Off Piste, There’s an Abundance of Art in Aspen

Off Piste, There’s an Abundance of Art in Aspen

The ritzy Colorado ski town has long nurtured, and invested in, creative pursuits.

1. Aspen Art Museum

Walk along East Hyman Ave, past the Victorian-era shopfronts and restaurants until you hit a 3000sq m, box-shaped edifice that resembles a giant wicker basket. This dazzling building is less than 10 years old, but the non-collecting museum it houses was founded in 1979. The heart of Aspen’s contemporary art scene, it’s a recipient of the US National Medal for Museum and Library Services for its educational outreach to rural communities in the Roaring Fork Valley. Climb the glass curtain-lined grand staircase to the fourth-floor rooftop sculpture garden for views of Aspen Mountain, and peruse ever-rotating exhibitions in the 14 exhibition spaces. German figurative painter Florian Krewer’s first American solo exhibition, Everybody Rise, closes on September 24, and a series of artist-led presentations on intergenerational art, Lover’s Discourse, runs until January 2024. Free entry.

2. Hexton Gallery

An exhibition opening at Hexton Gallery is the coolest party in town. Founded by Robert Chase in 1995, its cosmopolitan New York origins permeate the cracked concrete floors and monochrome walls. That trans-continental connection remains a focus, with the Hexton sponsoring remote exhibitions and public installations. Two of those, Shepard Fairey and Carlos Rolon, will unveil eight storey-high murals in New York’s East Harlem, part of the East River Mural Project. Director Agustina Mistretta says the gallery is dedicated to “exploring ideas connected to the human condition, social interactions, and the natural world”. There are about six shows a year, anchored by a central exhibition. This year it’s the land-art survey show Christo and Jeanne-Claude: Ephemeral Nature. December’s display examines the forces that have drawn trailblazing artists to Aspen since the 1950s.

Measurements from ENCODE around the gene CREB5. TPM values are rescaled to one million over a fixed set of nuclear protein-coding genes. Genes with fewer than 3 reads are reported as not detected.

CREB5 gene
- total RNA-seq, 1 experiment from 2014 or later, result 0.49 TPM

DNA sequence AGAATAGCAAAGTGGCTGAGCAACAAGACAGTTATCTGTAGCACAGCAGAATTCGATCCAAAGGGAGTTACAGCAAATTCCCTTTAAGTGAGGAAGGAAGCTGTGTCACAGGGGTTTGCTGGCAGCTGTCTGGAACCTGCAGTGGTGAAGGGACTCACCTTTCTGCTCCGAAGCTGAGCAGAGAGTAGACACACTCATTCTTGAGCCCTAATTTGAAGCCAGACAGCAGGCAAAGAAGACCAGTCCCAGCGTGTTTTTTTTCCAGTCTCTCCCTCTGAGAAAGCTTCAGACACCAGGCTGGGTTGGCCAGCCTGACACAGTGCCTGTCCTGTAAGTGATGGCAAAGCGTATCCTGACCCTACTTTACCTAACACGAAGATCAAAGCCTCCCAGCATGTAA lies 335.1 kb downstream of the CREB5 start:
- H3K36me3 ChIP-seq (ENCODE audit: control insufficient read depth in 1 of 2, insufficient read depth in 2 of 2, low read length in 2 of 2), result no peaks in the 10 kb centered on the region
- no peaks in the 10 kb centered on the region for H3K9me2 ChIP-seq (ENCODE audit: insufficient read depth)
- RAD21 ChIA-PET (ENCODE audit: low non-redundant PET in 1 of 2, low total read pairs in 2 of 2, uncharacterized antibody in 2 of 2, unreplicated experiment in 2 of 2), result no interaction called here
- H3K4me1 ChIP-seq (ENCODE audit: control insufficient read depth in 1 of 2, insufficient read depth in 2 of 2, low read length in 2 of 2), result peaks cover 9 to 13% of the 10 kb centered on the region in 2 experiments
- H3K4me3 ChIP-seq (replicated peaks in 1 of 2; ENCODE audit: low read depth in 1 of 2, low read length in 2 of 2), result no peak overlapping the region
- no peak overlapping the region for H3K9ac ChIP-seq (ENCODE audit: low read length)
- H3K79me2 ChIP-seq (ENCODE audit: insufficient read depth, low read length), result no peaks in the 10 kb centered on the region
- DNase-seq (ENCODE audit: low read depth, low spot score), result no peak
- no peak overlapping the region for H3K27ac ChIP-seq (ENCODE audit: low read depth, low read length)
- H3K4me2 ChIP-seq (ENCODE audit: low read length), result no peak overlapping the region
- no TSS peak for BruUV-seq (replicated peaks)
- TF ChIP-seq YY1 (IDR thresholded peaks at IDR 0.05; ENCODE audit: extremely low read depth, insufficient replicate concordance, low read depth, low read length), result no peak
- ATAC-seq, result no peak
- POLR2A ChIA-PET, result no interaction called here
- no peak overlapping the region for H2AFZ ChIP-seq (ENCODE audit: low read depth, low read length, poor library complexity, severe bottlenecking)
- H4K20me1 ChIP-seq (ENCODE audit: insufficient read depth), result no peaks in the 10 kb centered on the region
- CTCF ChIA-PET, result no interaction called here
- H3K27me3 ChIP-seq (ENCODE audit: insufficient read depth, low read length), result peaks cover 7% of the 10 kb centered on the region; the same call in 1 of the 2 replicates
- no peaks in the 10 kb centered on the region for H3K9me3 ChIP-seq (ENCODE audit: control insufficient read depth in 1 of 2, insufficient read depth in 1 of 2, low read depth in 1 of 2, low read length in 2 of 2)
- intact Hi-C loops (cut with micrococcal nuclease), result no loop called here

3. Galerie Maximillian

The Maximillian name rings like a Roman master, but this fine-art fixture of the Aspen contemporary scene was actually named after founder Albert Sanford’s Yorkshire terrier. Two dogs, Hank and Lucy, remain in residence to greet the celebrity clientele (former gallery dog Sophie lays claim to having nipped Courtney Kardashian’s son). Sanford (pictured) founded the gallery in 1997 as an alternative to the tourist venues that had proliferated in town, and says a better name might be “Galerie Mishmash”. What began as an outlet for mostly French paintings has morphed into a collection of museum-worthy contemporary art, with new acquisitions from Andy Warhol, Damien Hirst, Joan Miro and Peter Doig, as well as master prints by Picasso and Matisse. Works are typically POA but you can discover affordable gems among the 10,000-plus inventory. A fantastic gallery for browsing, but maybe don’t pat the dogs.

4. Anderson Ranch Arts Centre

This not-for-profit community centre in Snowmass Village has been a stalwart since 1966, and is as much about the creation of art as its display. Countless creatives have got their start at “The Ranch”, which hosts a year-round artist-in-residence program and regular public events such as the Annual Art Auction and Community Picnic. Studio workshops run parallel with exhibitions, and guests can sign up for five-day sessions in disciplines such as furniture design, woodworking, ceramics, printmaking, wittling and wearable art. Those happy just to observe can tour the studios, visit the gallery, gift shop and outdoor sculptures, and take in rotating exhibitions of contemporary art in the Patton-Malott Gallery.

5. The Bayer Centre

Opened in 2022, this expansive gallery space is a journey into the mind of graphic designer and luminary of the Bauhaus movement, Herbert Bayer. He emigrated from Germany to the US in 1938, becoming an early champion of the Aspen Institute (which he helped design). Built in 1949, the Resnick Centre for Herbert Bayer Studies at the Aspen Institute – as it is formally known – helped put Aspen on America’s cultural map, thanks largely to the prolific output and artistic vision of Bayer, whose footprint is stamped all over town. Showing until
April 2024 is Charting Space: Herbert Bayer’s World Geo-Graphic Atlas at 70, an interactive exhibition with multi-media installations, including a recreation of a 4m cutaway globe built by Bayer in 1943. It relocates countries and oceans to the interior of the sphere, and places the viewer in the centre, giving a unique perspective on the traditional “atlas”.
Free entry.


Ricky French | The Weekend Australian | September 11, 2023

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